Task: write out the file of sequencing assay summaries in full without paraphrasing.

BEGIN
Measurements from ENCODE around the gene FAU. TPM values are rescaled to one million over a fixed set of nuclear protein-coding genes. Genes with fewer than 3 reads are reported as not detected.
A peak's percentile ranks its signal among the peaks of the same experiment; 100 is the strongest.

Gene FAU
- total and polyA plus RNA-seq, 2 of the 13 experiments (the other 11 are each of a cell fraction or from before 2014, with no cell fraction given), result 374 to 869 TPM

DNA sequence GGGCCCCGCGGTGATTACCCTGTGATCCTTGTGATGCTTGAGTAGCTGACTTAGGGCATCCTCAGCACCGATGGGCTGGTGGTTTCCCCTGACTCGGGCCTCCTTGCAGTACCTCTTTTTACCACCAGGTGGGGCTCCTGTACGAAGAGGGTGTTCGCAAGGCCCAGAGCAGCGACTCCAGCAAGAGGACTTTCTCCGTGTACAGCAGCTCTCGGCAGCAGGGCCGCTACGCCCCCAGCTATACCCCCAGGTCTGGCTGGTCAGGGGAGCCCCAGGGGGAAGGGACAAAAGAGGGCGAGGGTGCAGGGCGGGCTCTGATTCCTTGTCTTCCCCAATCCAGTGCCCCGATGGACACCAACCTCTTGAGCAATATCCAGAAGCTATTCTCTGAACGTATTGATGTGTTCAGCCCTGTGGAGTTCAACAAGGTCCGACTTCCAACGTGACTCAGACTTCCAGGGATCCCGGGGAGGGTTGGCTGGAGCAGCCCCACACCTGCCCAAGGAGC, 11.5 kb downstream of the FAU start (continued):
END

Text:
Measurements from ENCODE around the gene FAU. TPM values are rescaled to one million over a fixed set of nuclear protein-coding genes. Genes with fewer than 3 reads are reported as not detected.
A peak's percentile ranks its signal among the peaks of the same experiment; 100 is the strongest.

Gene FAU
- total and polyA plus RNA-seq, 2 of the 13 experiments (the other 11 are each of a cell fraction or from before 2014, with no cell fraction given), result 374 to 869 TPM

DNA sequence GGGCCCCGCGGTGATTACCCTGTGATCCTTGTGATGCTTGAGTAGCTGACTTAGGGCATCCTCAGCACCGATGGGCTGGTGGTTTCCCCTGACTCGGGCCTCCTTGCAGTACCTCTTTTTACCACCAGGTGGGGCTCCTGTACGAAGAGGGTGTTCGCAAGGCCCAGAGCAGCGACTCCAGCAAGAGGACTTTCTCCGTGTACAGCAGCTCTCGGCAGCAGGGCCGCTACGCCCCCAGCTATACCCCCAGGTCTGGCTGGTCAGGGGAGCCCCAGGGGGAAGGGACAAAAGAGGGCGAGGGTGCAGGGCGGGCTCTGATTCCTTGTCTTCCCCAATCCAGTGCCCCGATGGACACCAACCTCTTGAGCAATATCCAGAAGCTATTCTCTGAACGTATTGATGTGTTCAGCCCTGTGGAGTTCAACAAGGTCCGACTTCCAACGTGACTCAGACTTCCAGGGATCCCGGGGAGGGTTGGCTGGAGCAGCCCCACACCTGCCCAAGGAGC, 11.5 kb downstream of the FAU start (continued):